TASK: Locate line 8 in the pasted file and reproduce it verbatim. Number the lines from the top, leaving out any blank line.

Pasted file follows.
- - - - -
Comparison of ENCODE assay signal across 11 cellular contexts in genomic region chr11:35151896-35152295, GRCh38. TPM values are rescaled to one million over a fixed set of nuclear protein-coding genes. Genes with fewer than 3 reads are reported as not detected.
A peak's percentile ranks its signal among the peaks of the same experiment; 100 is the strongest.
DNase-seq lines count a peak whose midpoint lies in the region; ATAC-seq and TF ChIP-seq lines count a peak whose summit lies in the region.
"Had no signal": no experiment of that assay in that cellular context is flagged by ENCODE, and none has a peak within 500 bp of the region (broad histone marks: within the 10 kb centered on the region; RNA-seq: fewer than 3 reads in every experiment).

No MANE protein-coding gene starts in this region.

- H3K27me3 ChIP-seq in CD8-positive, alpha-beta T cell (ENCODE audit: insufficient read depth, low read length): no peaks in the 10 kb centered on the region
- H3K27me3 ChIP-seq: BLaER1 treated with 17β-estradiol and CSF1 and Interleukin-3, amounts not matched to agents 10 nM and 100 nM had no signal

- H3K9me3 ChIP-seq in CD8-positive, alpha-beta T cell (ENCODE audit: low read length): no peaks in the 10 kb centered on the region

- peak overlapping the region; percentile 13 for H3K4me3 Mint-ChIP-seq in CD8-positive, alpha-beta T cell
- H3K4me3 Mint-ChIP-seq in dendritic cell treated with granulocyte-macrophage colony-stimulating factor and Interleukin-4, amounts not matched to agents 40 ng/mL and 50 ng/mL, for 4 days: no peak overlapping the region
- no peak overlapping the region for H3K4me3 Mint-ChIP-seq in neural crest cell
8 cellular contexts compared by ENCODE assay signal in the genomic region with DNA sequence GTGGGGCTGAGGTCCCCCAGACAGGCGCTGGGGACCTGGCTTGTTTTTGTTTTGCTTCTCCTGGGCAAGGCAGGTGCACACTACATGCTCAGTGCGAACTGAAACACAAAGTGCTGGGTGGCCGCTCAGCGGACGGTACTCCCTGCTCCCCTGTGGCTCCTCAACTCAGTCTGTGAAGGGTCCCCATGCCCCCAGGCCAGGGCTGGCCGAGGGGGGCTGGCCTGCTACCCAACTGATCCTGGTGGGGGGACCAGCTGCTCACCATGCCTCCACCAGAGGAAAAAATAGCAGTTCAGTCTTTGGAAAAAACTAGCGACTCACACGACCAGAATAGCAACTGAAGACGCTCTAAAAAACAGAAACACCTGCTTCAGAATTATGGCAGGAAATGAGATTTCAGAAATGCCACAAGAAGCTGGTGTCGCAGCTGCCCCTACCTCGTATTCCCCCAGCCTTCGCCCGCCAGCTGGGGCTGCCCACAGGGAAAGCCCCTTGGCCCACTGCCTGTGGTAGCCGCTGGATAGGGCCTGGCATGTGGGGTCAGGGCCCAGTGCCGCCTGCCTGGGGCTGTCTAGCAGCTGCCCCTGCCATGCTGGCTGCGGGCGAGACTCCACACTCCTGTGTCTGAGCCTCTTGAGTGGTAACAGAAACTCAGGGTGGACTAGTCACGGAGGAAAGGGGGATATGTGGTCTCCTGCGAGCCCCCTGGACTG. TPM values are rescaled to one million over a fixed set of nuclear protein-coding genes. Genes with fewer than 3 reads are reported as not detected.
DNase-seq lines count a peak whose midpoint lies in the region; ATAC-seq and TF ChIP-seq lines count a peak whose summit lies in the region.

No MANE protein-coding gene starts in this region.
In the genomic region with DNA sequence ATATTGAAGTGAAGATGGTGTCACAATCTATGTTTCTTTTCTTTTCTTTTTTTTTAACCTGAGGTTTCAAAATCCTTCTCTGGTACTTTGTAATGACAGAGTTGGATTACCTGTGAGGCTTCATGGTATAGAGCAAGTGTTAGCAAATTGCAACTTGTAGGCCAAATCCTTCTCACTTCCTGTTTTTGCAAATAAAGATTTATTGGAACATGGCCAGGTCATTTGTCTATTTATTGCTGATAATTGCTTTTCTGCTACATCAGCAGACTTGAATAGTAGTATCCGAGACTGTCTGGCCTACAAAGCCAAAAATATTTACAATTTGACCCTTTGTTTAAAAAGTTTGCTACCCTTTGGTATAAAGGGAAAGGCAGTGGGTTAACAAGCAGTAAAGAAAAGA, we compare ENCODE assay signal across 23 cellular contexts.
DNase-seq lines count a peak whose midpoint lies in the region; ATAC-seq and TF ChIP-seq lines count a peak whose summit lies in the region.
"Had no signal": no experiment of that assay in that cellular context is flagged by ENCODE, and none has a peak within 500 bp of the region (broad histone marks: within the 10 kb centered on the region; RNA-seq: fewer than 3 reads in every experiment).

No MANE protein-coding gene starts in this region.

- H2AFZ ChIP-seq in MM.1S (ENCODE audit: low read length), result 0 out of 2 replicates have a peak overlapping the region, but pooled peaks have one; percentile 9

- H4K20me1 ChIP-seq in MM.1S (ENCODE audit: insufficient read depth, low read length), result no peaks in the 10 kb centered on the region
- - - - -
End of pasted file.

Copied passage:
- H3K9me3 ChIP-seq in CD8-positive, alpha-beta T cell (ENCODE audit: low read length): no peaks in the 10 kb centered on the region